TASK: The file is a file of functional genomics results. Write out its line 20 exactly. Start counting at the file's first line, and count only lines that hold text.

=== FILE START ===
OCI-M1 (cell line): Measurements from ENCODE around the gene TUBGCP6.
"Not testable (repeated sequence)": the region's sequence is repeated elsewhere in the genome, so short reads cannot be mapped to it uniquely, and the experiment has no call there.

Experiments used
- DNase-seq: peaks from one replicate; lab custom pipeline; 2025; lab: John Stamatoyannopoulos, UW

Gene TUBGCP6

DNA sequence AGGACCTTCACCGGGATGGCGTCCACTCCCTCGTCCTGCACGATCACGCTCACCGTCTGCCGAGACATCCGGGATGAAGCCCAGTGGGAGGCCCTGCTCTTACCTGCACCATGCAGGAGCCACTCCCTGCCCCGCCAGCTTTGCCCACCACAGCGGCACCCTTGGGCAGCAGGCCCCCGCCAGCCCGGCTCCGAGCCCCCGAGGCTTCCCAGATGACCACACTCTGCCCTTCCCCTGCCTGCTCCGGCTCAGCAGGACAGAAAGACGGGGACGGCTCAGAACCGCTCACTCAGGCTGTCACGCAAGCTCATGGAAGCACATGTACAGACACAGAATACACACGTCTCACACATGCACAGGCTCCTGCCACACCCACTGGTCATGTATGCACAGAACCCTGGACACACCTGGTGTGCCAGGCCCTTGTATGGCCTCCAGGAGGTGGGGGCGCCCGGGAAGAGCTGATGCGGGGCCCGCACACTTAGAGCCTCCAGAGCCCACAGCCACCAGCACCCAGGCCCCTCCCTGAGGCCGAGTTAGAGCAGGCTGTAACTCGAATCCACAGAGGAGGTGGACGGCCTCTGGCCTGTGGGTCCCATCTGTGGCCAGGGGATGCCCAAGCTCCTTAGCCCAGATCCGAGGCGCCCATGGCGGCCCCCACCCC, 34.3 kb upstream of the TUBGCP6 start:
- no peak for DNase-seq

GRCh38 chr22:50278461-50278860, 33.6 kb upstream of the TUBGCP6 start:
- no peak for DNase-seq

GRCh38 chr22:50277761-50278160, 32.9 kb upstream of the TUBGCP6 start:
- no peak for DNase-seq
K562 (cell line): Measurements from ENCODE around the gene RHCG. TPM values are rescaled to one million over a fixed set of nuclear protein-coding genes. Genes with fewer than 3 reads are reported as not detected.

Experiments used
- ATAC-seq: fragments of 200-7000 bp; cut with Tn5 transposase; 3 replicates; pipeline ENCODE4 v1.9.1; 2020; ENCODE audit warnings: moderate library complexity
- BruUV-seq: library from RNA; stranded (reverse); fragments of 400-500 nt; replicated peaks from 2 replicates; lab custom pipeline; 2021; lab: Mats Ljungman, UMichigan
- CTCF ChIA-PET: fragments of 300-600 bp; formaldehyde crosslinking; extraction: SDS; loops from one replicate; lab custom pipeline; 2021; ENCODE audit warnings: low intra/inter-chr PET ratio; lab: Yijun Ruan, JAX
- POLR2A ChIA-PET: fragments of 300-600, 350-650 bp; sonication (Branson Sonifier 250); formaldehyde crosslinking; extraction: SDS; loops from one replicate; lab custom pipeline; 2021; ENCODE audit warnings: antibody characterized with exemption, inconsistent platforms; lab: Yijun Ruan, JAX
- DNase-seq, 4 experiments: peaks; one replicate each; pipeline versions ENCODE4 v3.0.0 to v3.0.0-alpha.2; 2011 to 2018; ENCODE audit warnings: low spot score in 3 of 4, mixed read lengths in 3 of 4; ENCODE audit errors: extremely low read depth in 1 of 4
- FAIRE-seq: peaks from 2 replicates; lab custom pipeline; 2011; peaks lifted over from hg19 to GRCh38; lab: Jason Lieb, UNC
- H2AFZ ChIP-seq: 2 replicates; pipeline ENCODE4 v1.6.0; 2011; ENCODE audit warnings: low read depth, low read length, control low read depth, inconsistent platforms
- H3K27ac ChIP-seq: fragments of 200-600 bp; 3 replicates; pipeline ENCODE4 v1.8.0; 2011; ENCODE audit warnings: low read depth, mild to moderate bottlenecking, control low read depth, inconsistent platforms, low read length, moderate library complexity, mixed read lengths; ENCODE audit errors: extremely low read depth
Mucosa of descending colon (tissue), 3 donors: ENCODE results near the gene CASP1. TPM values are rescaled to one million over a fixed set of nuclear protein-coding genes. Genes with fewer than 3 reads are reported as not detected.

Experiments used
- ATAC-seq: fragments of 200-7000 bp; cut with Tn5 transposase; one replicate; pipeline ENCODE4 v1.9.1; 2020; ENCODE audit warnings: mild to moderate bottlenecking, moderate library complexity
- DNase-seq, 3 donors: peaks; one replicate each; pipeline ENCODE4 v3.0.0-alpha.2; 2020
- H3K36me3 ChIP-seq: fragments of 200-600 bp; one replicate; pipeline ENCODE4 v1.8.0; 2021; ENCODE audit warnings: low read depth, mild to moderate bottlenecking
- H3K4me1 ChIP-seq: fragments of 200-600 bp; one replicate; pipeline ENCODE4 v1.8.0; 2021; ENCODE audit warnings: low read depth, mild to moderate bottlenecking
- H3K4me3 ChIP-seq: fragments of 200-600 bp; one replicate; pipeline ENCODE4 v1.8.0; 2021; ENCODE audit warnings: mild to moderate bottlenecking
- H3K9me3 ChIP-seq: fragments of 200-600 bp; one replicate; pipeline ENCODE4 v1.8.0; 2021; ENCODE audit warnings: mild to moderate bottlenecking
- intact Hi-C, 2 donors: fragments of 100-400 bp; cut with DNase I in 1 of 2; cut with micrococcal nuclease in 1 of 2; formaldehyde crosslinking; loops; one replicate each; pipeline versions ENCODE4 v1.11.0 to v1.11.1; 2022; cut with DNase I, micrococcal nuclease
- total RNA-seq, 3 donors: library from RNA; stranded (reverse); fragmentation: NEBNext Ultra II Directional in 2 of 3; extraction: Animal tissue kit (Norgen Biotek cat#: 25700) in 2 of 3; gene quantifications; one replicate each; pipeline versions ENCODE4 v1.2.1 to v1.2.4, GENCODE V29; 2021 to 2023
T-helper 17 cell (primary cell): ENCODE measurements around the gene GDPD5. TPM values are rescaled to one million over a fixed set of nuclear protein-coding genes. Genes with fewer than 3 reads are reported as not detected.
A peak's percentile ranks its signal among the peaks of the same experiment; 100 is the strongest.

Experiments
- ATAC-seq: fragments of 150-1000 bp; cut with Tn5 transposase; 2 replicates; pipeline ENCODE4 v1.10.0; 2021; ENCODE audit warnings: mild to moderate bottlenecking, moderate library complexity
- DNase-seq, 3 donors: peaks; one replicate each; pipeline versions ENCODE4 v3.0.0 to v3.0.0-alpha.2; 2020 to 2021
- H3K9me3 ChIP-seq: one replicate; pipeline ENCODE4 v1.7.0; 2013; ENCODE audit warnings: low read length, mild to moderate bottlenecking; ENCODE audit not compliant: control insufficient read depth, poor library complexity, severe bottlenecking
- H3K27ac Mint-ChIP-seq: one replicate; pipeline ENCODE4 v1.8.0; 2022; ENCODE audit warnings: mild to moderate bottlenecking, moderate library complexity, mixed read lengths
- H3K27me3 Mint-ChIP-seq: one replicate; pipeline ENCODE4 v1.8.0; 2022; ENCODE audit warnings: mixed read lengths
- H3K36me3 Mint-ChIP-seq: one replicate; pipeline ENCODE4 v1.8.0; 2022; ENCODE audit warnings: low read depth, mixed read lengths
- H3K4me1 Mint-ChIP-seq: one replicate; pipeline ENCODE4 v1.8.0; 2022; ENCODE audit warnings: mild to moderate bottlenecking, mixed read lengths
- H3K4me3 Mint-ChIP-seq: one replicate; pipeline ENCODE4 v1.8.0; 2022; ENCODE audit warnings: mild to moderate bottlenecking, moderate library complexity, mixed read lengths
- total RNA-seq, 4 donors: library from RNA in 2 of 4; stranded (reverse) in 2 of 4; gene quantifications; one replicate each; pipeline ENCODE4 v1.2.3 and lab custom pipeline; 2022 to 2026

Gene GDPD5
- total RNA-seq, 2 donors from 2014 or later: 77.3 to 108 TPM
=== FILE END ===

- H2AFZ ChIP-seq: 2 replicates; pipeline ENCODE4 v1.6.0; 2011; ENCODE audit warnings: low read depth, low read length, control low read depth, inconsistent platforms